FUSION PREDICTORS FOR DISCRETE-TIME LINEAR

SYSTEMS WITH MULTISENSOR ENVIRONMENT

Ha Ryong Song and Vladimir Shin

Department of Mechatronics, Gwangju Institute of Science and Technology

1 Oryong-Dong, Buk-Gu, Gwangju, 500-712, South Korea

Keywords: Discrete-time linear system, Kalman predictor, fusion formula, multisensor.

Abstract: New fusion predictors for linear dynamic systems with different types of observations are proposed. The

fusion predictors are formed by summing of the local Kalman filters/predictors with matrix weights

depending only on time instants. The relationship between them and the optimal predictor is discussed. High

accuracy and computational efficiency of the fusion predictors are demonstrated on the first-order Markov

process and the damper harmonic oscillator motion with multisensor environment.

1 INTRODUCTION

The integration and fusion of information from a

combination of different types of observed

instruments (sensors) are often used in the design of

high-accuracy control systems. Typical applications

that can benefit, the use of multiple sensors, are

industrial tasks, military command, mobile robot

navigation, multi-target tracking, and aircraft

navigation (see Hall, 1992; Bar-Shalom and Li,

1995). If it is decided that all local sensors observe

the same target, then the next problem is how to

combine the correspondence local estimates.

Several distributed fusion architectures were

discussed in Bar-Shalom (1990) and Bar-Shalom

and Campo (1986) and Li et al. (2004) and

algorithms for distributed estimation fusion have

been developed in Bar-Shalom and Campo (1986)

and Shin et al. (2004, 2006) and Zhou et al. (2006).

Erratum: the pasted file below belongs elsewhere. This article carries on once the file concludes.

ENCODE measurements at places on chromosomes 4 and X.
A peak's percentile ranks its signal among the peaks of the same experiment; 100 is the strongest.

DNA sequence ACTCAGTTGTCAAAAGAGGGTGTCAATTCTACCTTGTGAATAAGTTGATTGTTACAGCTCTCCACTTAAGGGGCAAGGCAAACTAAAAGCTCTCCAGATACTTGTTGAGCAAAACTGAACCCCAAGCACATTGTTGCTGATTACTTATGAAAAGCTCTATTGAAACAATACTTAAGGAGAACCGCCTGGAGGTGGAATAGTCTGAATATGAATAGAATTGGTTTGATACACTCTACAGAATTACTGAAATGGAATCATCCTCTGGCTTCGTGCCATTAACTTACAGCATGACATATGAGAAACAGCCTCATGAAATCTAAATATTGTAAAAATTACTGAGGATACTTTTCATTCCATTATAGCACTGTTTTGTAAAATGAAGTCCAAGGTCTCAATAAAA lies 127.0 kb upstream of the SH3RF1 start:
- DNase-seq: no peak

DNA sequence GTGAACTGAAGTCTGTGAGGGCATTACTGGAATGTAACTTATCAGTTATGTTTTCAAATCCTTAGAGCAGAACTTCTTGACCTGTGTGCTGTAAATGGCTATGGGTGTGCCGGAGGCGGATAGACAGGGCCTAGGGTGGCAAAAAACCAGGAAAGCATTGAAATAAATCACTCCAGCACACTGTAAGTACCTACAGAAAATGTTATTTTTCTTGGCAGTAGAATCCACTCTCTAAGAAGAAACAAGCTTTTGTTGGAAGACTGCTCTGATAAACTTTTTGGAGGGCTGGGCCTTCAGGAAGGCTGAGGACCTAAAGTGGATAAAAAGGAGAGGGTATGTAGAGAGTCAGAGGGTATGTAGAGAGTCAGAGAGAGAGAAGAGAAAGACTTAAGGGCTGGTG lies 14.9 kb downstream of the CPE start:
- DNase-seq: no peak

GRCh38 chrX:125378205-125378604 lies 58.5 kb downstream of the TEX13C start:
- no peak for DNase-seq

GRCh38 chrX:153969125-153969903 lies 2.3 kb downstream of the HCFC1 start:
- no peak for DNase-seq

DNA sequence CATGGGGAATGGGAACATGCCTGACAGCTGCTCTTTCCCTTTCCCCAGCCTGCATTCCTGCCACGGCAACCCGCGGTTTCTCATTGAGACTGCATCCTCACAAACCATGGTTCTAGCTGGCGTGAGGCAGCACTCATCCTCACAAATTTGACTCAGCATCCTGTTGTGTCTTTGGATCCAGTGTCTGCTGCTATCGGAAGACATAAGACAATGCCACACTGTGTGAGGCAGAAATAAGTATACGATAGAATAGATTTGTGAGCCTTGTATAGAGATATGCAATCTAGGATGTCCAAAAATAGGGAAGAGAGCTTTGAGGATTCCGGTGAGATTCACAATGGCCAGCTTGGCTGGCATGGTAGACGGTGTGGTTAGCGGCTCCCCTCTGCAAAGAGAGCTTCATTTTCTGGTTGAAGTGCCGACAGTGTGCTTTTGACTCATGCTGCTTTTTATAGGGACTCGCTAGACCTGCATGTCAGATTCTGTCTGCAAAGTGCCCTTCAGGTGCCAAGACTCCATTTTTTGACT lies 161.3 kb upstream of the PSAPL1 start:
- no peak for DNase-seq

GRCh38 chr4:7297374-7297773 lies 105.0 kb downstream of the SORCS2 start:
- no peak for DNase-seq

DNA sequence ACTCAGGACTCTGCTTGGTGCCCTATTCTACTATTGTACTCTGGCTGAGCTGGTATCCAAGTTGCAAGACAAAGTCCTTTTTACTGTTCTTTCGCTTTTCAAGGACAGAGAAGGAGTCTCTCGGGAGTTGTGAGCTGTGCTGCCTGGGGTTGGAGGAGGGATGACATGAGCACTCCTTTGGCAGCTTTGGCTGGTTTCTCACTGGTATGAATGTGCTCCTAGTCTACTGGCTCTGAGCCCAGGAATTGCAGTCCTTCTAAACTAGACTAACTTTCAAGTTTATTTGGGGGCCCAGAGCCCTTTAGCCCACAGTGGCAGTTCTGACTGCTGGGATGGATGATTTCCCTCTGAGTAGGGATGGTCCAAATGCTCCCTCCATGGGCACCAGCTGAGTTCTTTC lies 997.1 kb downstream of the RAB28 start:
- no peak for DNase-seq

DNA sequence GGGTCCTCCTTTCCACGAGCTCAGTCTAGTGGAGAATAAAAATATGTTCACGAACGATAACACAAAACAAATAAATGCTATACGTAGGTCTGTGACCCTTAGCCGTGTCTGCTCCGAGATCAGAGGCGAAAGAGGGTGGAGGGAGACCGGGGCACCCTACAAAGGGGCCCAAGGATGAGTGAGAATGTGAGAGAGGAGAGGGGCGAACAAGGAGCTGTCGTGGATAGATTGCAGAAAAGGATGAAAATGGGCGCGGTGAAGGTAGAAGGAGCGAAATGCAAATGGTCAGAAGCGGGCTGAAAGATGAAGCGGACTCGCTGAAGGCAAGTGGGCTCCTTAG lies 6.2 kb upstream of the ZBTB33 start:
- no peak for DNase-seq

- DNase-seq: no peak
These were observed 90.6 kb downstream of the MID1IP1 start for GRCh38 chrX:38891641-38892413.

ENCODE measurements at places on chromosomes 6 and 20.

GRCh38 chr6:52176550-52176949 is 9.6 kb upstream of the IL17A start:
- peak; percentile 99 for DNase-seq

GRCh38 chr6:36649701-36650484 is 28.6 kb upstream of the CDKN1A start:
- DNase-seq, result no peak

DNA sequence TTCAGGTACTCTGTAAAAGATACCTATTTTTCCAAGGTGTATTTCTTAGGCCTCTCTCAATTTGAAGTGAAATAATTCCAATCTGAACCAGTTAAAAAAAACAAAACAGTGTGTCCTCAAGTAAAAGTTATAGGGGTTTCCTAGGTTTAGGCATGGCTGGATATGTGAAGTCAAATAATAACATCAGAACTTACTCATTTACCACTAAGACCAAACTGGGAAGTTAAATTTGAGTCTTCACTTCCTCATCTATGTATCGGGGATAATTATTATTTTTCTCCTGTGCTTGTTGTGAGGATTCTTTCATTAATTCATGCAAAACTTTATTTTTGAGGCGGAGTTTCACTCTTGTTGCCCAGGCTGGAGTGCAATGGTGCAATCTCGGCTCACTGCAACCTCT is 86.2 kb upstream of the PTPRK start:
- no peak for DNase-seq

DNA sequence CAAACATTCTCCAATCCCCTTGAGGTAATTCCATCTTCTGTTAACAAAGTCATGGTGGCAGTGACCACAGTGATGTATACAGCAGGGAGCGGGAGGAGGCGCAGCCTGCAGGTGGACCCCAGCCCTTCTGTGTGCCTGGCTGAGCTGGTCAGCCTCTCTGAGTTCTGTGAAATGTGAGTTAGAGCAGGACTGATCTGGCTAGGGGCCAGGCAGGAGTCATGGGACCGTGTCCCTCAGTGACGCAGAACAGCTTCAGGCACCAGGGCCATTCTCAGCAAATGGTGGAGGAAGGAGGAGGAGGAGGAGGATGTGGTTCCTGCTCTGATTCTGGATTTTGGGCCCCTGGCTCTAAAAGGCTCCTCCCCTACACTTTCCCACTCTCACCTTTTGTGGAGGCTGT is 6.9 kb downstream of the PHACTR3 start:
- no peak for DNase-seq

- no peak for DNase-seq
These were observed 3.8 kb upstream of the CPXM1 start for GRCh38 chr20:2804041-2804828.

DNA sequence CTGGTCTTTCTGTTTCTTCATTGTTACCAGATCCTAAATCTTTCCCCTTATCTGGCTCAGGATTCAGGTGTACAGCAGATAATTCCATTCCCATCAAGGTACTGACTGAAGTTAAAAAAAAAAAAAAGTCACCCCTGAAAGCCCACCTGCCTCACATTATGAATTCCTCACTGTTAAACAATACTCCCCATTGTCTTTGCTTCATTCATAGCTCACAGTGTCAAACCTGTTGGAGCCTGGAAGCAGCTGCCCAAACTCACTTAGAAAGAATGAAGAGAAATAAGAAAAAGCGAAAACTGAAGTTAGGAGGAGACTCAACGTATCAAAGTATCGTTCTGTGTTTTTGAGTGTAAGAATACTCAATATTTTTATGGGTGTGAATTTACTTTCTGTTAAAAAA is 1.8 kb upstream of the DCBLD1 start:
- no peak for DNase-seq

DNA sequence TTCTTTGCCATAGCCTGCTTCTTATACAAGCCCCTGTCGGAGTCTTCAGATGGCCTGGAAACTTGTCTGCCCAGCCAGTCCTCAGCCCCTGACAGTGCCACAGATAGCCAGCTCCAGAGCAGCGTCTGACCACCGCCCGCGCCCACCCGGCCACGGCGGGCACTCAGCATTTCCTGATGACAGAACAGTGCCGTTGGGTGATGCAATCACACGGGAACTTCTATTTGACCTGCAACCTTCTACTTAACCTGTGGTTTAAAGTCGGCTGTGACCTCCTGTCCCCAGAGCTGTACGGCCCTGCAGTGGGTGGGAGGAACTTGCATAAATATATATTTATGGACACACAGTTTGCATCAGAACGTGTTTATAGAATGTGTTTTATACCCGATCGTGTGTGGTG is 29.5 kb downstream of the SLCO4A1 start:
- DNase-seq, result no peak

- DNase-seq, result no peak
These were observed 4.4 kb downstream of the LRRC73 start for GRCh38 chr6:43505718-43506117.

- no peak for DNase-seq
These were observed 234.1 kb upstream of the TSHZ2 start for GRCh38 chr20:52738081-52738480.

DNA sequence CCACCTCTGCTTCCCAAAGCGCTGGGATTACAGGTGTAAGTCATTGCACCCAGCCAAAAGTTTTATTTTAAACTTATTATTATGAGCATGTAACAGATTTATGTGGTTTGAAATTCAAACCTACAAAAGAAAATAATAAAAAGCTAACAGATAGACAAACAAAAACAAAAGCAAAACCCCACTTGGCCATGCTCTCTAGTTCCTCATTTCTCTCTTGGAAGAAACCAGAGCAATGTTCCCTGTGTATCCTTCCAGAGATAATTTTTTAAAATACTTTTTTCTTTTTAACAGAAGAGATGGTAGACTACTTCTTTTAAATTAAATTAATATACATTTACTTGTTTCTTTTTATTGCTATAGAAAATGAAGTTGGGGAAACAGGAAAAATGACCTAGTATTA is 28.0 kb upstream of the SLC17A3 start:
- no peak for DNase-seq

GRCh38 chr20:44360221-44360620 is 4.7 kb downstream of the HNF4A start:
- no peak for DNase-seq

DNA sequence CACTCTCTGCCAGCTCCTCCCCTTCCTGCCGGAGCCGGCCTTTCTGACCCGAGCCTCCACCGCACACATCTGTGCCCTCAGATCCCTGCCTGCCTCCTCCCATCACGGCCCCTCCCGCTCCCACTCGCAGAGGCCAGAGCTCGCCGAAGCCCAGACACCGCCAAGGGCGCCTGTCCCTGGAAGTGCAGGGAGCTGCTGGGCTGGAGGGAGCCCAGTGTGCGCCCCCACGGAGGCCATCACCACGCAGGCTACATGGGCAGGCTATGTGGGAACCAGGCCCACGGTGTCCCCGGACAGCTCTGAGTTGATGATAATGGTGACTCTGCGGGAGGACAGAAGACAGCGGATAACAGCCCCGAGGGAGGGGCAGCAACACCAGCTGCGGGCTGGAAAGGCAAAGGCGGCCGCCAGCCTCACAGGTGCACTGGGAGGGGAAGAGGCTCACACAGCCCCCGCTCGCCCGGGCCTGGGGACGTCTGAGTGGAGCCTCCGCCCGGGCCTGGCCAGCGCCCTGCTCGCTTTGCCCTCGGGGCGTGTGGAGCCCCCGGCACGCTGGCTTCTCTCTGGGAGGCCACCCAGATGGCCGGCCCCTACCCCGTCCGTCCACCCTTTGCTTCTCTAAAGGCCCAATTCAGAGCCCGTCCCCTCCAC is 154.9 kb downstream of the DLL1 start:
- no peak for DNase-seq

The Bar-Shalom and Campo fusion formula (FF) for

two-sensors systems has been generalized for an

arbitrary number of sensors in Shin et al. (2004,

2006). FF represents an optimal mean-square linear

combination of the local estimates with the matrix

weights satisfying the linear algebraic equations.

The explicit expression for the matrix weights has

been derived in Zhou et al. (2006). Application of

FF to some estimation and filtering problems was

proposed in Bar-Shalom and Campo (1986), Li et

al. (2004), and Shin et al. (2004, 2006). The main

purpose of this paper is development of fusion

predictors to forecast the future state of the linear

multisensor systems.

This paper is organized as follows. In Section 2,

we present the statement of the prediction problem

with multisensor environment and give its optimal

solution. In Section 3, we propose two fusion

predictors, which are derived by using the FF. In

Section 4, the fusion predictors are tested and

compared. Finally, Section 5 is the conclusion.

2 STATEMENT OF PROBLEM

KALMAN PREDICTOR

Consider a discrete-time linear dynamic system with

additive white Gaussian noise,

,0,1,k,vGxFx

kkkk1k

K=

+

=

+

(1)

where

n

k

x ℜ∈

is state vector, and

r

k

v ℜ∈

is white

Gaussian noise,

(

)

kk

Q0,N~v

.

Suppose that overall observation vector

m

k

Y ℜ∈

is composed of

N

different types of observation

subvectors (local sensors)

(N)

k

(1)

k

y,,y K

,

[

]

,yyY

T

(N)

k

(1)

kk

TT

L=

(2)

where

(i)

k

y

are determined by the equations

,y,wxHy

,y,wxHy

N

1

m

(N)

k

(N)

kk

(N)

k

(N)

k

m

(1)

k

(1)

kk

(1)

k

(1)

k

ℜ∈+=

ℜ∈+=

M

(3)

119

Ryong Song H. and Shin V. (2007).

FUSION PREDICTORS FOR DISCRETE-TIME LINEAR SYSTEMS WITH MULTISENSOR ENVIRONMENT.